Academic Immersion

Editor’s Note: The Petrie-Flom Center is now accepting applications for Student Fellowships for the 2017-2018 academic year. See our website for more information about applying! 

Last week, the New England Journal of Medicine published a Perspectives article describing the “Immersion Day” it holds for its board members. On the Immersion Day, participants don scrubs and shadow front line employees across various parts of the hospital – this might include attending ICU rounds or observing a surgery. The day gives board members the opportunity to meet and engage with staff in a meaningful way as they go about their jobs, painting a vivid picture of the issues and concerns that arise on paper in the board room. In its third year, the program is a resounding success, garnering rave reviews from the trustees. In fact, the hospital has now created an Immersion Day for state policymakers.

Having worked as a clinician before moving into policy and research, this piece resonated deeply with me. I have found my clinical experience to be essential and formative for how I view policy questions. In addition, as I approach the end of my year as a student fellow, I realized that this piece and the concept of immersion describes my experience with the Petrie-Flom Center.

My main experience with health law prior to the fellowship was dealing with practical headaches related to HIPAA, and I had only limited exposure to bioethics and biotechnology as formal disciplines. Over the course of the year, I’ve gained an invaluable substantive understanding of key issues in these fields, and, more importantly, have had the opportunity to see familiar topics in a new way, through the lens of legal scholars and my law school classmates. I’ve read my first law review article. I’ve come to appreciate new complexities in questions that I previously thought were straightforward (I’m looking at you, data sharing!) We’ve covered topics in the Health Law workshop that are centrally important to health care, but that I might not have gotten in any other class, such as disability rights and laws. And then there have been classes on constitutional law that were as novel to me as a hospital trustee observing an open-heart surgery. Most importantly, I’ve learned a way of thinking and analysis that has sharpened my own rigor of thought, and which I will carry forward in my own work.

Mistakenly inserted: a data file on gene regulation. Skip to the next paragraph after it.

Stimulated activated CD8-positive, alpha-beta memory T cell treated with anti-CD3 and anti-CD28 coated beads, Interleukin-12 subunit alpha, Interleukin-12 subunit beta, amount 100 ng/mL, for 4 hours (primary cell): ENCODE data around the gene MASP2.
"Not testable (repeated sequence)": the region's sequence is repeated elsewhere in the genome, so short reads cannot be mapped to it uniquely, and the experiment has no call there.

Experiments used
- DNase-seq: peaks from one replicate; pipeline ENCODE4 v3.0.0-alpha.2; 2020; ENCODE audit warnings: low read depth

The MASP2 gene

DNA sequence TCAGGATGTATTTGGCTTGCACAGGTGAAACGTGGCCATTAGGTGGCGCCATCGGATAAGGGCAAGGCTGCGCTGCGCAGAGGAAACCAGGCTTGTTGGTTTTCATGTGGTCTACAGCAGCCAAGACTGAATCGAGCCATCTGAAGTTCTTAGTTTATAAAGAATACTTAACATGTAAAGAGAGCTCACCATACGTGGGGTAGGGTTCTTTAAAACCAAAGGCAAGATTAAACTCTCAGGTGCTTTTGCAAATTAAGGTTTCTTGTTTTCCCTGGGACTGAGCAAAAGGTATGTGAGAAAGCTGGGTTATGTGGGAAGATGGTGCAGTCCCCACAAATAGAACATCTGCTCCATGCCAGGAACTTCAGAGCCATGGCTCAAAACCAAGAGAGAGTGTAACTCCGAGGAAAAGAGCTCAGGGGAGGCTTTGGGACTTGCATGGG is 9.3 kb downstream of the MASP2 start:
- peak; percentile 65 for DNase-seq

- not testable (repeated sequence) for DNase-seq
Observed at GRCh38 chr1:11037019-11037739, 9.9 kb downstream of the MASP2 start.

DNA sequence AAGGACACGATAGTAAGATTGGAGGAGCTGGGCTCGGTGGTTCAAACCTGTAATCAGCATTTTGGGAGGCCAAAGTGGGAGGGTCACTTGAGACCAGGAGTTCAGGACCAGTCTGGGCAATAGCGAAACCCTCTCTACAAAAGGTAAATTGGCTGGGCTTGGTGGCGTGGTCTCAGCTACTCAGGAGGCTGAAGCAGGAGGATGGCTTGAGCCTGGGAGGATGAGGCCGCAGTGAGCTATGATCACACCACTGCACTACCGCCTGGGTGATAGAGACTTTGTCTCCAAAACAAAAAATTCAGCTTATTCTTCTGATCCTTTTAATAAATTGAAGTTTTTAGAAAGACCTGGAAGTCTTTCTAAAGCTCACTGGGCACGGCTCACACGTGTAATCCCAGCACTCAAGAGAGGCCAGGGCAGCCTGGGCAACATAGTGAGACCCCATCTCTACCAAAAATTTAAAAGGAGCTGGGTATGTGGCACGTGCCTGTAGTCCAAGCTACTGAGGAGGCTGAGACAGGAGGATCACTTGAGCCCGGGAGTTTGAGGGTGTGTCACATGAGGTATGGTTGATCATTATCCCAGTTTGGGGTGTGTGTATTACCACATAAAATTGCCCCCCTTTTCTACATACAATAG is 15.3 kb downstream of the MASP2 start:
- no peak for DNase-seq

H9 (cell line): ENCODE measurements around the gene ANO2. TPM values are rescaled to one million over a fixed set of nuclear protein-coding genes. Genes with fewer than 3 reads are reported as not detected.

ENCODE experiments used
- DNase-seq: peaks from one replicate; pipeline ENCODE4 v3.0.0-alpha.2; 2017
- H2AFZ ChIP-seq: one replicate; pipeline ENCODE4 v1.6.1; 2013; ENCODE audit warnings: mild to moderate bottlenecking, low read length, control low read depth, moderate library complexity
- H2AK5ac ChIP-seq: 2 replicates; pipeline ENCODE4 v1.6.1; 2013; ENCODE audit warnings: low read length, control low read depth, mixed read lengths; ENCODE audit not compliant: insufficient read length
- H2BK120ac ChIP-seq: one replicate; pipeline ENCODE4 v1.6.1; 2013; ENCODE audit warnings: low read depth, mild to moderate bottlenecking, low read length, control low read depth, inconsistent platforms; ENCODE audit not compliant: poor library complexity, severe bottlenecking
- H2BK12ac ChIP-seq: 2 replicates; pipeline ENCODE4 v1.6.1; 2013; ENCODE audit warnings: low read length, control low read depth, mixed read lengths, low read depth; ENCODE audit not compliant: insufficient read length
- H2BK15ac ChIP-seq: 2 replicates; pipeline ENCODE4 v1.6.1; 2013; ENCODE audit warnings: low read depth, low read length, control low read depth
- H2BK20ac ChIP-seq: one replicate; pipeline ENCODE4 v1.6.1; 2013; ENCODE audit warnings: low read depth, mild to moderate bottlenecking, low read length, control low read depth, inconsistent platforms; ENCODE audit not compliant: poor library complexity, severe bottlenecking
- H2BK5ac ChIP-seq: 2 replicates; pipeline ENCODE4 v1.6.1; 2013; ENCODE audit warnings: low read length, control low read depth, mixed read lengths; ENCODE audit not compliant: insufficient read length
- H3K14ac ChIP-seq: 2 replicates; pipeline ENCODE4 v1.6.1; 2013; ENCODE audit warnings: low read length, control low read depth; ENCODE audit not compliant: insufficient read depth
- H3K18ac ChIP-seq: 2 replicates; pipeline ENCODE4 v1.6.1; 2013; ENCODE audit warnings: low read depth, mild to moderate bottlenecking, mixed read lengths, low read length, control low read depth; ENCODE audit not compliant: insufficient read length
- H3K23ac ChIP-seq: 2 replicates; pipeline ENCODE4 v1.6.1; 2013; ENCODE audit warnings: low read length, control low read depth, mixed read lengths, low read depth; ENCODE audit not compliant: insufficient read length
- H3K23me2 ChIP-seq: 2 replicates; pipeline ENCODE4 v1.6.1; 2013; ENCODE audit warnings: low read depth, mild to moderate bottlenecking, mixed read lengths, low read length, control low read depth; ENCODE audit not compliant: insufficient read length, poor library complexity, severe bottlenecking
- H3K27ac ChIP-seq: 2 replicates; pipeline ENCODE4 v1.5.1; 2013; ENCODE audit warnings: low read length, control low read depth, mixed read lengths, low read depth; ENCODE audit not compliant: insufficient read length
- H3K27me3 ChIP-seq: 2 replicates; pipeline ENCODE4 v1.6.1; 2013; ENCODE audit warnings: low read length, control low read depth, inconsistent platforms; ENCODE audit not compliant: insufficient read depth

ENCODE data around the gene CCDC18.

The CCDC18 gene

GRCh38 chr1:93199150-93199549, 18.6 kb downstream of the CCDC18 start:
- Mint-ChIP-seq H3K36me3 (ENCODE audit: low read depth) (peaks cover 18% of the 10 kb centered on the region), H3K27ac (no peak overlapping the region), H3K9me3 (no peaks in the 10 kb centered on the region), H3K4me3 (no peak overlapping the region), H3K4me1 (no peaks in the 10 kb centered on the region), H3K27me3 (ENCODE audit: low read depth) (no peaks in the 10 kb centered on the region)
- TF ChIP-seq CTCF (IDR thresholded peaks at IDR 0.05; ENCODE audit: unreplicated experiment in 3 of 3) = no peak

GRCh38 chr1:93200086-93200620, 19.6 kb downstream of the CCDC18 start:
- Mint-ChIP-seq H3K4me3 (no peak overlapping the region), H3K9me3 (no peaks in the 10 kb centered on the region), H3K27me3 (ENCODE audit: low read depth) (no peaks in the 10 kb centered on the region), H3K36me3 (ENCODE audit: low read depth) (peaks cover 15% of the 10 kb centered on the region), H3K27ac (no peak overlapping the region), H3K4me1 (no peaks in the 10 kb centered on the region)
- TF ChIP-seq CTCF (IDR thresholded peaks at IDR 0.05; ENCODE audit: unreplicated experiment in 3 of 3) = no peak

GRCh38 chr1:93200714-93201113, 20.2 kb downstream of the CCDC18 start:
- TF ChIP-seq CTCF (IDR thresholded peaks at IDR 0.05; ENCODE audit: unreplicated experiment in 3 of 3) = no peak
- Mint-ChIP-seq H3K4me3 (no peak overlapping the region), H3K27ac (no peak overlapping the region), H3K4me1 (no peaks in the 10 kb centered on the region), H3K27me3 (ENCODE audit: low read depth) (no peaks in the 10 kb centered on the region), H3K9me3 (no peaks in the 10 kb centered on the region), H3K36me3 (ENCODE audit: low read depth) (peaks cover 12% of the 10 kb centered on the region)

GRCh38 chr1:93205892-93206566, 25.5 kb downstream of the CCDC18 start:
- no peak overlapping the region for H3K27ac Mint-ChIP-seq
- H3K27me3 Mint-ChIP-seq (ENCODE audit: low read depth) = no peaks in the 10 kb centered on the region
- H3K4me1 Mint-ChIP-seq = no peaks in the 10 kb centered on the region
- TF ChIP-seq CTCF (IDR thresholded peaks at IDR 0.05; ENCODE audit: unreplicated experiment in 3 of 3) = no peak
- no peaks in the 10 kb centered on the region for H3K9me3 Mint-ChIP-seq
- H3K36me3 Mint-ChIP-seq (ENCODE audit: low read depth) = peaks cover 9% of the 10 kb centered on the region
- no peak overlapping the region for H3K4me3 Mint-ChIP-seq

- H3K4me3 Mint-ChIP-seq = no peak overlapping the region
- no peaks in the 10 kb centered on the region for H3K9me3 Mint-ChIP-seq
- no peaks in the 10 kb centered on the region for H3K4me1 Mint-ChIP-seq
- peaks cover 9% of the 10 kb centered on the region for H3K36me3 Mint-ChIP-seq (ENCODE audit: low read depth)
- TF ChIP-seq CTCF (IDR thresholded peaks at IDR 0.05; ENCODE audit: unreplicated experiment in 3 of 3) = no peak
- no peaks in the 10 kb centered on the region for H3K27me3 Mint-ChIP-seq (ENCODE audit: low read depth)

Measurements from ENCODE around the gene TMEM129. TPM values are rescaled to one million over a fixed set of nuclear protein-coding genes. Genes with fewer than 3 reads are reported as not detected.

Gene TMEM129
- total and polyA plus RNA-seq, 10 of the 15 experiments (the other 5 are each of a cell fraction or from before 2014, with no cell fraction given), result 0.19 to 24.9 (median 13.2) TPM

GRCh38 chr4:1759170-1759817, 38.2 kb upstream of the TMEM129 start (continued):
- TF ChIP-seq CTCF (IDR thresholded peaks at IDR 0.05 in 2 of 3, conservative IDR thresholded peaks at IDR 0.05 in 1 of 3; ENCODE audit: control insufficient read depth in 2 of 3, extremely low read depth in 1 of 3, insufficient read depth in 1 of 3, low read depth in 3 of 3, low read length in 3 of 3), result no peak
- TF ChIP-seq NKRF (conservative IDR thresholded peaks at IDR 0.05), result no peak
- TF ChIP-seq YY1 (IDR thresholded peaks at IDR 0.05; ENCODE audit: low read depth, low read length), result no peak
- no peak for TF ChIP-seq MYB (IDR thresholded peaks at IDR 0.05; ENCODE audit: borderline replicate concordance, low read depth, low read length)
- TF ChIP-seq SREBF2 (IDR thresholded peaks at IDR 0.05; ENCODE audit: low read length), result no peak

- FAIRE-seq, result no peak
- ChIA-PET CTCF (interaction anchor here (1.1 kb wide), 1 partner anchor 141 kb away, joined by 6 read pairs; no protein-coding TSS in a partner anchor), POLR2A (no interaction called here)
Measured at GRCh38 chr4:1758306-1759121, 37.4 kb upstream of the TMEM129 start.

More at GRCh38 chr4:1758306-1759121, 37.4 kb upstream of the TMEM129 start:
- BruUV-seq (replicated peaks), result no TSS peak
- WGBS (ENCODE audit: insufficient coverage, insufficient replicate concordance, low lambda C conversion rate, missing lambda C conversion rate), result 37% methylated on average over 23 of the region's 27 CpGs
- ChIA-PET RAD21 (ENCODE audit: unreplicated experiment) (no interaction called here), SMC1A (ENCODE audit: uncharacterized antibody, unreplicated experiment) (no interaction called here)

Like the hospital board members, I will come away from my student fellowship with a deeper appreciation for how the law works. Although I have only scratched the surface and have mainly learned how much I don’t know, I have a stronger set of tools with which to engage with legal scholars and scholarship – and will probably follow topics I never would have otherwise. I have long been a proponent of clinical immersion experiences, and this year I have learned that academic immersion offers similarly eye-opening exposure to my colleagues in other fields and intellectual traditions. I’m grateful to my classmates and professors for the opportunity to get a glimpse of this new world.

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